Readers and relatives – come forth!
The time has come to confess. Writing a blog is much more difficult than one might think. It can also be quite boring if no one provides feedback. Throwing your thoughts out into the ether is easy enough, but realizing that they linger there, lonely and cold, can be a deterrent to sending any further envoys. I can see both sides of the equation and provide a multitude of excuses for both readers and potential respondents, because I am guilty of using them myself: summer, laziness, other projects, work, family, travel.
The lesson is: never give up. As in any project, initial enthusiasm may wane if no relatives respond to a Facebook page you have set up to unite them and make your plans accessible. Have I actually contacted some or any of them to tell them clearly what my expectations are? As in any form of teamwork, I am responsible for providing some leadership, guidelines and examples.
Even while a project simmers on a back burner, inspiration may come in strange and unsolicited ways. Research on an article for Lithuanian Heritage Magazine about Lithuanian tobacco farmers in Southern Ontario renewed my interest in refining information about my own ties to that area – I spent most summers of my early youth there with an aunt and uncle. When someone mentions Delhi, it creates an immediate understanding of a whole other lifestyle than I knew in the city. It evokes seeing vast fields of giant-leaved tobacco plants, the unforgettable smell of tobacco drying in kilns, and praying for rain, but please – no hail…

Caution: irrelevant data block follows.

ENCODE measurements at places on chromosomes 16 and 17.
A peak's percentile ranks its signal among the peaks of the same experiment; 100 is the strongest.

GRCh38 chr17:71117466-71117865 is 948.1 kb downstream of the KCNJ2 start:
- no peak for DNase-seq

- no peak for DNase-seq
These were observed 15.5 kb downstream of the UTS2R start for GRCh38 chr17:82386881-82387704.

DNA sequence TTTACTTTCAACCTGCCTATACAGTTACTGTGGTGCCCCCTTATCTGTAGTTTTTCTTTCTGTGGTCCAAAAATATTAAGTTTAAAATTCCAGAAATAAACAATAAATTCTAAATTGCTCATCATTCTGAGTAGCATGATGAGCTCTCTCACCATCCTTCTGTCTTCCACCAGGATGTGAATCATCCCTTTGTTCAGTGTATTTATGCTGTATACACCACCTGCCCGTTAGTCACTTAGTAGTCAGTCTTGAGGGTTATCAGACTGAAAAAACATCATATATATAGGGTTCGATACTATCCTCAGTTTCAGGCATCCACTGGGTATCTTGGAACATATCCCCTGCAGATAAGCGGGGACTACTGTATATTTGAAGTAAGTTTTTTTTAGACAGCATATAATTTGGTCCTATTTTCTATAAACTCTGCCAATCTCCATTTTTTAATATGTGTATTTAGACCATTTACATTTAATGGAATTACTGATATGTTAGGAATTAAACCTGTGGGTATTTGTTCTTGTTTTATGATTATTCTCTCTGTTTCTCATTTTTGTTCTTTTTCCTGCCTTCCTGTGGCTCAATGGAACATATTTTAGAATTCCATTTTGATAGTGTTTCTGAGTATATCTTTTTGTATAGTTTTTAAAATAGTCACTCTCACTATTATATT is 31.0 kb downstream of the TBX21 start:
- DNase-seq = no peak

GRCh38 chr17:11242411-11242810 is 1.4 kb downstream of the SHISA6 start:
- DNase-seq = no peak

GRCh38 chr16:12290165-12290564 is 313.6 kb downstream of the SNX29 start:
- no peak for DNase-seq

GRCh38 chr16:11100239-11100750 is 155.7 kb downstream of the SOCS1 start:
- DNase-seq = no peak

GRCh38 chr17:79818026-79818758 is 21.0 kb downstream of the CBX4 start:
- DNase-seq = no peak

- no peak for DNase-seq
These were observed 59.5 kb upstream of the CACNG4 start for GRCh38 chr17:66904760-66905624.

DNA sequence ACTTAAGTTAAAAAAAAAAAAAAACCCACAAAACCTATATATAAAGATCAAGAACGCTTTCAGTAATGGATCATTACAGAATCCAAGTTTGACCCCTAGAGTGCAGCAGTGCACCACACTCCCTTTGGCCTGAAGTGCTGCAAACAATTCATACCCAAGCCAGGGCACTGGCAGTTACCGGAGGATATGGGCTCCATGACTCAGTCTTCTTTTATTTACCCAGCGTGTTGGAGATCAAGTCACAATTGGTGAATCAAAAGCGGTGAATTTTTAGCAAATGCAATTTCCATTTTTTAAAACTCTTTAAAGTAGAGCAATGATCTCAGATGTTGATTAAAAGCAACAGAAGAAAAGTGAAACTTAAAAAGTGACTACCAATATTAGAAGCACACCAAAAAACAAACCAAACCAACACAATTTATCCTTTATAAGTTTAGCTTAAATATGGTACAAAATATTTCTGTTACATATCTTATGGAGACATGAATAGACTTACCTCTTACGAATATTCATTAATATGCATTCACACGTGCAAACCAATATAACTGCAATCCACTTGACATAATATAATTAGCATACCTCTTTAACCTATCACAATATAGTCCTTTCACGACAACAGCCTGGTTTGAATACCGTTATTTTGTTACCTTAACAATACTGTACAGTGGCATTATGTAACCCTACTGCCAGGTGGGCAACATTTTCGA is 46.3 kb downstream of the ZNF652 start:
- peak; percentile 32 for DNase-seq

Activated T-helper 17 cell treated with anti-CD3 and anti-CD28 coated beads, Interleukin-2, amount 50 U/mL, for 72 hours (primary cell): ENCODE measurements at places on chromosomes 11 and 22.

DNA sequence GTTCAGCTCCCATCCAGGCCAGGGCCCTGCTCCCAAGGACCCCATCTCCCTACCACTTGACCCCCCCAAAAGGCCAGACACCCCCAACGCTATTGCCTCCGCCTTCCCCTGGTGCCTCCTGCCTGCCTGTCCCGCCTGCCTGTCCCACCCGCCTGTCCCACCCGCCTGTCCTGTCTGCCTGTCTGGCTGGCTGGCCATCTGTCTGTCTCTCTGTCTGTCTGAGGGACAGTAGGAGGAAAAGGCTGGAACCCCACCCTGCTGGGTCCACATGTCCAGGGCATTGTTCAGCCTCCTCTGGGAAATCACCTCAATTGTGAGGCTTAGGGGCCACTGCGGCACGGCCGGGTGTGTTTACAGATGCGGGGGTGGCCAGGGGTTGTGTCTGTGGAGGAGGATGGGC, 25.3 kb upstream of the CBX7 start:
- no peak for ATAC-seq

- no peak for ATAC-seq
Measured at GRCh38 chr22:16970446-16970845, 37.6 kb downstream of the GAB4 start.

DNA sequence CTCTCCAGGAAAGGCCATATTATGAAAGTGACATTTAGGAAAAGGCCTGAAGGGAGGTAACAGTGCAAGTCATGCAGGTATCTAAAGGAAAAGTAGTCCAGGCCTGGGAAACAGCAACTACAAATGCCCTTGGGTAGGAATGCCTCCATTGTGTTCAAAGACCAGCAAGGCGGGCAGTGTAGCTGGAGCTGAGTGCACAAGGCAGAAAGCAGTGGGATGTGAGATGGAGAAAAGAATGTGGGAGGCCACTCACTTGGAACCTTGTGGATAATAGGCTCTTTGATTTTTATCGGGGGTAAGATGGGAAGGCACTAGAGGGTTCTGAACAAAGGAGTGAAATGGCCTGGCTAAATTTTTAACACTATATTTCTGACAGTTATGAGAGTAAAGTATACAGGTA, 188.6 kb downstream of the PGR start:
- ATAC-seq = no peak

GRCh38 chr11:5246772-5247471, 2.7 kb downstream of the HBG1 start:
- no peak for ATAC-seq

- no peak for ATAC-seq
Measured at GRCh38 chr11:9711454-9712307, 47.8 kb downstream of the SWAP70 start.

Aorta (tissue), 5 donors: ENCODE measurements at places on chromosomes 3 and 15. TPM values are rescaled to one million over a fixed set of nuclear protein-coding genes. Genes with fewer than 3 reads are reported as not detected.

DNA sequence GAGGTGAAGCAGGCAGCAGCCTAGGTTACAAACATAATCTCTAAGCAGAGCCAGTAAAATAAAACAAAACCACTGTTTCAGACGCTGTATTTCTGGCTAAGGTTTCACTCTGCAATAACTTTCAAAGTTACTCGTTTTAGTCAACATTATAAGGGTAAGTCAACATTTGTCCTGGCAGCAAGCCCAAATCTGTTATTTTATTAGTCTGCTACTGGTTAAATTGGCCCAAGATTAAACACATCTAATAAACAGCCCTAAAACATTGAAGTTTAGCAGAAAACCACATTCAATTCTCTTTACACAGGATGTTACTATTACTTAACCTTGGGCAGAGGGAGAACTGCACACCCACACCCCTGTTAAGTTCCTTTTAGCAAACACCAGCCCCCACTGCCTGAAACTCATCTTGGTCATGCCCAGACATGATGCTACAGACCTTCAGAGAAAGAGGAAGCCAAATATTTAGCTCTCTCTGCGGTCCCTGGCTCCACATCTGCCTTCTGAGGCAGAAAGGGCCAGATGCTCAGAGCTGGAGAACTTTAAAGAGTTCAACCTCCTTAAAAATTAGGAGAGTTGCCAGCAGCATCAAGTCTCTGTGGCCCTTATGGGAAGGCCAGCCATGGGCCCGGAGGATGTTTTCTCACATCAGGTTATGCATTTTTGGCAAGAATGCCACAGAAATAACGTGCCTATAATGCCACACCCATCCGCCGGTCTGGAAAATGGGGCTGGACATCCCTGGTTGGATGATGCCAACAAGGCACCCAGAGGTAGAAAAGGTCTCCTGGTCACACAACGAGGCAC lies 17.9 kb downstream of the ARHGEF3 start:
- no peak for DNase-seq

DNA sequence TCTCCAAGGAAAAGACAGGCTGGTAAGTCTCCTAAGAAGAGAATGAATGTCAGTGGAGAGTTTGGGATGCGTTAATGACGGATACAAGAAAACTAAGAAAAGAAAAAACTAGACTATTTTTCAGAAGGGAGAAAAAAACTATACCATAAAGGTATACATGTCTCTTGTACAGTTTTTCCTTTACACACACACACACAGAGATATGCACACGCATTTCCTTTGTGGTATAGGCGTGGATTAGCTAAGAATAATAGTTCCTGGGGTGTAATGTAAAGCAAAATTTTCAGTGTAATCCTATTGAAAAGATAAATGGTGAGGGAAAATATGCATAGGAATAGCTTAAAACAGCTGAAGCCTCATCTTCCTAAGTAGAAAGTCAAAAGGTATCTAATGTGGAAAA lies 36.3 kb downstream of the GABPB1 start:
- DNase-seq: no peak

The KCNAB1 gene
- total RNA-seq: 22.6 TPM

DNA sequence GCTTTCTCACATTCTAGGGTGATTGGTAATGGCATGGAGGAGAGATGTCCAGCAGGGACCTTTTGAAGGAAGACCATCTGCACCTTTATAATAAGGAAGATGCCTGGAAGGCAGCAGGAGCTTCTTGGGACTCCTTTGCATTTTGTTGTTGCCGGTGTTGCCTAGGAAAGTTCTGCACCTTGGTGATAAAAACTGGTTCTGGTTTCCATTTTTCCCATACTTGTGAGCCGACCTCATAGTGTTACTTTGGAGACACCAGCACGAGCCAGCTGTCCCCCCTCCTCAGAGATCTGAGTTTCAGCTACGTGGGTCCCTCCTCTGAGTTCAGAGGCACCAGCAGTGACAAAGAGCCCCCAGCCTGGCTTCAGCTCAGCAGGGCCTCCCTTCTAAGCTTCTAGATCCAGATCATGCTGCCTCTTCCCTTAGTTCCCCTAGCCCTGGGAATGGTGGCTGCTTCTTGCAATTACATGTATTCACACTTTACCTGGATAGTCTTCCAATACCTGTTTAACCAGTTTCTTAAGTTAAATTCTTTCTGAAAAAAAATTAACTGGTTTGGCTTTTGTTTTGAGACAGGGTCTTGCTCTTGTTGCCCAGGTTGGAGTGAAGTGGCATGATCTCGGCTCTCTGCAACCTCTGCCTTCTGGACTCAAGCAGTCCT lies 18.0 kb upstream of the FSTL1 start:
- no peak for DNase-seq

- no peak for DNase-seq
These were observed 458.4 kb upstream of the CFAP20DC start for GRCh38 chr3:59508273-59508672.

This in turn encourages me to write down the names of the people I knew, talk to others who knew them, tell their story before it’s too late. Many of our elders are gone, so we rely on cousins and old acquaintances to help remember or connect the sketches of our past. Why is it important? Most likely because our true roots are overseas, and we have little or no “proof” of it in our hands, as do some of our friends whose families handed down homesteads and histories in what seems to be the here and now as opposed to a distant, foreign past. We lack a real connection with it, unless our parents made supreme efforts to educate us about that past and gave us opportunities to go back there.
The question then is — why do we search for our roots? Why is it important? I offer this as a starting point for a discussion. In my view, for children of immigrants living in a country of immigrants it is particularly meaningful to have a sense of connection to something more permanent than ourselves, something unique. The desire for permanence may be particularly important to the children of refugees. A person born and raised in Lithuania does not have to prove they are Lithuanian – it’s inherent, like the colour of their eyes. In Canada, Lithuanians are judged by whether or not they speak Lithuanian and how well, which wave of immigration they hail from, and how they are connected to the Community. We strive to display or explain our heritage and our interest in it. Why? One reason may be a need to portray our uniqueness in a giant mosaic of ethnicities, or – in a mass of average Canadians (if there is such a group, referred to in the US as “Middle America”).
Finally, and mostly, defining our connections with our family network and history can give us and our children a satisfying context and a sense of inclusion in a vast anonymous world.